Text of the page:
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Table of Contents
REVIEW ARTICLE
Year : 2011  |  Volume : 15  |  Issue : 7  |  Page : 216-223

Imaging of the pituitary: Recent advances


1 Department of Radiodiagnosis, Employees' State Insurance Corporation (ESIC) Model Hospital, Gurgaon, Haryana, India
2 Department of Radiodiagnosis, Govind Ballabh (GB) Pant Hospital and Maulana Azad Medical College, New Delhi, India

Date of Web Publication13-Sep-2011

Correspondence Address:
Vikas Chaudhary
Department of Radiodiagnosis, Employees' State Insurance Corporation (ESIC) Model Hospital, Gurgaon - 122 001, Haryana
India
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Source of Support: None, Conflict of Interest: None


DOI: 10.4103/2230-8210.84871

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   Abstract 

Pituitary lesions, albeit relatively infrequent, can significantly alter the quality of life. This article highlights the role of advanced imaging modalities in evaluating pituitary-hypothalamic axis lesions. Magnetic resonance imaging (MRI) is the examination of choice for evaluating hypothalamic-pituitary-related endocrine diseases. Advanced MR techniques discussed in this article include dynamic contrast-enhanced MRI, 3T MRI, magnetization transfer (MT) imaging, diffusion-weighted imaging (DWI), proton MR spectroscopy, fluorine-18 fluorodeoxyglucose-positron emission tomography, single-photon emission computed tomography, intraoperative MRI, and intraoperative real-time ultrasonography.

Keywords: Computed tomography, imaging, magnetic resonance imaging, pituitary, recent advances


How to cite this article:
Chaudhary V, Bano S. Imaging of the pituitary: Recent advances. Indian J Endocr Metab 2011;15, Suppl S3:216-23

How to cite this URL:
Chaudhary V, Bano S. Imaging of the pituitary: Recent advances. Indian J Endocr Metab [serial online] 2011 [cited 2019 Dec 5];15, Suppl S3:216-23. Available from: http://www.ijem.in/text.asp?2011/15/7/216/84871


   Introduction Top


Pituitary gland plays a central role in body growth, metabolism, and reproductive function. A number of diseases that affect the pituitary-hypothalamic axis can have profound clinical, endocrinological as well as neurological consequences. These conditions can be classified as neoplastic, infectious, inflammatory, posttraumatic, congenital/developmental, and physiological. Various neoplastic conditions include pituitary adenoma/apoplexy, hypothalamic glioma, craniopharyngioma, rathke cleft cyst, germinoma, teratoma, metastasis, leukemic infiltration, lymphoma, and Langerhans cell histiocytosis. Infectious and inflammatory causes include tubercular/lymphocytic hypophysitis, sarcoidosis, and Wegener's granulomatosis. Traumatic causes include postoperative sella or transection of the pituitary stalk. Accurate diagnostic differentiation of these lesions is essential for both safe and effective disease management. Recent advances in neuroimaging helps the radiologists and endocrinologists to study the pituitary region in greater detail. Magnetic resonance imaging (MRI) is the imaging modality of choice for evaluating hypothalamic-pituitary-related endocrine diseases.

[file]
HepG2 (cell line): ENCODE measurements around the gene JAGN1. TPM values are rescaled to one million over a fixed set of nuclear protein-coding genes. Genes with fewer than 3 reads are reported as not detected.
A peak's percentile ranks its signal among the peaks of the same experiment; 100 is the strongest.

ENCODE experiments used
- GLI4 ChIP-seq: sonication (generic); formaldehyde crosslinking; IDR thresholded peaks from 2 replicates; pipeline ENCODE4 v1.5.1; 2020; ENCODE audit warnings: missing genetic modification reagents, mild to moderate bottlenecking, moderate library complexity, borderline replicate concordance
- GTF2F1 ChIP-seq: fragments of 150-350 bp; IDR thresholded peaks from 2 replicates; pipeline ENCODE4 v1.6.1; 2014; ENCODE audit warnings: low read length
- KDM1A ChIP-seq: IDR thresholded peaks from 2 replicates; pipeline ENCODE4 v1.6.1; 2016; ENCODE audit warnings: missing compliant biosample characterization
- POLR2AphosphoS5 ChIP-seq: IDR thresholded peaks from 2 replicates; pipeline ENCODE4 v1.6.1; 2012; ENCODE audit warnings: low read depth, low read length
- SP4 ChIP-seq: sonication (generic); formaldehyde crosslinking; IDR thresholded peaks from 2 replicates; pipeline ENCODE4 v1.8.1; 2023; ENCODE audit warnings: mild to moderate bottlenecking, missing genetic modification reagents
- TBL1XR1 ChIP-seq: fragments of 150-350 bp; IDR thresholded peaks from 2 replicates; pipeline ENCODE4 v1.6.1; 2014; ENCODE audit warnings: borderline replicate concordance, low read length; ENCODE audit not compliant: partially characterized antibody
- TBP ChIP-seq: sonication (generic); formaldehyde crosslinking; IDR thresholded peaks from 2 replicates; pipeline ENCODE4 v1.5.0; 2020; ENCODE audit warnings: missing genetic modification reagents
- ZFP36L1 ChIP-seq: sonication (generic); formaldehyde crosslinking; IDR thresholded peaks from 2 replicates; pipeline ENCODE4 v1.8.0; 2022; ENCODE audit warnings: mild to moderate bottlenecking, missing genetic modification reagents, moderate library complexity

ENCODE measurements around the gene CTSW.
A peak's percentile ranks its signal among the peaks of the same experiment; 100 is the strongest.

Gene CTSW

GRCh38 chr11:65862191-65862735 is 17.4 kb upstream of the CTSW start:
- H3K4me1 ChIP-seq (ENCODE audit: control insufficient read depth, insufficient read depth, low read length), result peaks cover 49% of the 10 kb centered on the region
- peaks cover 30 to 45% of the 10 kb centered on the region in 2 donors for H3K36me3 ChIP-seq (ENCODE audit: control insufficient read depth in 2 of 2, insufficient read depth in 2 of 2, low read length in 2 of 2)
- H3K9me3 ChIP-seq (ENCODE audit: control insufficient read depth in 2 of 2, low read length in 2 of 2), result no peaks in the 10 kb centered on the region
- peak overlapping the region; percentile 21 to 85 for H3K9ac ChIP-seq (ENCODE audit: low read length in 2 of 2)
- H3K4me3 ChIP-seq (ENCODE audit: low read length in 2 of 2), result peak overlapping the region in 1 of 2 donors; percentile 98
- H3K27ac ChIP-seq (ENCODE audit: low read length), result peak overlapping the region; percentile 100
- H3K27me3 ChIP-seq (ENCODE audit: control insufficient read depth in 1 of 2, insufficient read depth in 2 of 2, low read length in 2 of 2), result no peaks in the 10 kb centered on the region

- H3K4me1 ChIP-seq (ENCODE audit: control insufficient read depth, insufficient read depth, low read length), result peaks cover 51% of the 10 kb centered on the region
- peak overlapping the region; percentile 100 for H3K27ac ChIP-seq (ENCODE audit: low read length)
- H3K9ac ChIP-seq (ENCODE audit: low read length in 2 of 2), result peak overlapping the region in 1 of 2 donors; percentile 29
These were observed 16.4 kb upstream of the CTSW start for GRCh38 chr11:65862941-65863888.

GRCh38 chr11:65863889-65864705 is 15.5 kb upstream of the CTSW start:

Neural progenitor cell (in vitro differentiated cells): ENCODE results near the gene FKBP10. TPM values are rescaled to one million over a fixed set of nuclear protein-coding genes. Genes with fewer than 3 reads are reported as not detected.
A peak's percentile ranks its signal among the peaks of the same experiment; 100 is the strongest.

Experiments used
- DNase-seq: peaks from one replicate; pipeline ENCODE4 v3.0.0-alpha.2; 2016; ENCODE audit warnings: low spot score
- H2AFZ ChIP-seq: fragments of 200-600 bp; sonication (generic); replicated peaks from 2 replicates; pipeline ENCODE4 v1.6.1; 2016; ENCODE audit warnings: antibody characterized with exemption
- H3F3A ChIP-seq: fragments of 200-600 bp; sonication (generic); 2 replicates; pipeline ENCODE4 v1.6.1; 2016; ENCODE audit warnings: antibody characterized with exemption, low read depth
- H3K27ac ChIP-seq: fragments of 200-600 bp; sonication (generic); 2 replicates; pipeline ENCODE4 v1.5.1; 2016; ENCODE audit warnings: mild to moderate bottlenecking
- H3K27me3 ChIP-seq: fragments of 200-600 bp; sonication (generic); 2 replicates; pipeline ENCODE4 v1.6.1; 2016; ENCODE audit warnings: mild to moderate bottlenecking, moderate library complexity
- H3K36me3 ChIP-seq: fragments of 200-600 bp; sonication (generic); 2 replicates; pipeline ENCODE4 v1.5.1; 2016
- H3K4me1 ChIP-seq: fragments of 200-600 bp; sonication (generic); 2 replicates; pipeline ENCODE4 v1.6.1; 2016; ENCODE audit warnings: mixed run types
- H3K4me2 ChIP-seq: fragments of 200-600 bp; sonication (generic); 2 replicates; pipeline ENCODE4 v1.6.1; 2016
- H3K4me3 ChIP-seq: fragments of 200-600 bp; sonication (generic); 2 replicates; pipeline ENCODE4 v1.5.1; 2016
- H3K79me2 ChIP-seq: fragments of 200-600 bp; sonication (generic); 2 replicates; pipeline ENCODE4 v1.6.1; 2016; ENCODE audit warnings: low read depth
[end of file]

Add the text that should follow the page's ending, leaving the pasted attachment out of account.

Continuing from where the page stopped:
Normal Anatomy and Applied Physiology Top


The sellar region is an anatomically complex area bounded by sphenoid sinus anteroinferorly, the paired cavernous sinuses laterally, the suprasellar cistern and its contents, diaphragma sellae and hypothalamus superiorly, and the dorsum sella and brainstem posteriorly. [1]

The hypothalamus is a layer of tissue extending from the anterior commissure to the posterior commissure. The inferior ridge of tissue from the optic chiasma to the mamillary bodies is called the tuber cinereum. The hypothalamus consists of multiple nuclei regulating the temperature, water balance, drinking behavior, and sexual activity. The hypothalamus and the pituitary gland are functionally and physiologically interlinked contiguous structures and often referred to as the hypothalamic-pituitary axis. Oxytoxin and vasopressin are synthesized in the hypothalamus and transported to the posterior pituitary. [2]

The pituitary gland is composed of two anatomically and functionally distinct lobes: the anterior lobe (adenohypophysis) and the posterior lobe (neurohypophysis). [3] The anterior lobe comprises 75% of volume of the gland and consists of pars tuberalis (part of the infundibular stalk and median eminence of hypothalamus), pars intermedia (a vestigial structure and common site for developmental cyst) and pars distalis (forms most part of intrasellar adenohypophysis). [4] Rathke's pouch is the embryologic precursor of the anterior pituitary gland which usually regresses during early fetal development. Occasionally, its remnant persists into the postnatal life and gives rise to a macroscopic cyst, the Rathke cleft cyst. [5] The adenohypophysis does not have direct arterial supply. It receives its blood principally from the hypophyseal-portal system, which also serves as a pathway for release of hypothalamic hormones. [6] The hormones produced and secreted by the anterior lobe include growth hormone (GH), adrenocorticotropic hormone (ACTH), prolactin (PRL), thyroid stimulating hormone (TSH), luteinizing hormone (LH), and melanocyte-stimulating hormone (MSH). [7] The anterior lobe of pituitary is isointense to cortical brain on both T1-weighted and T2-weighted images. [3]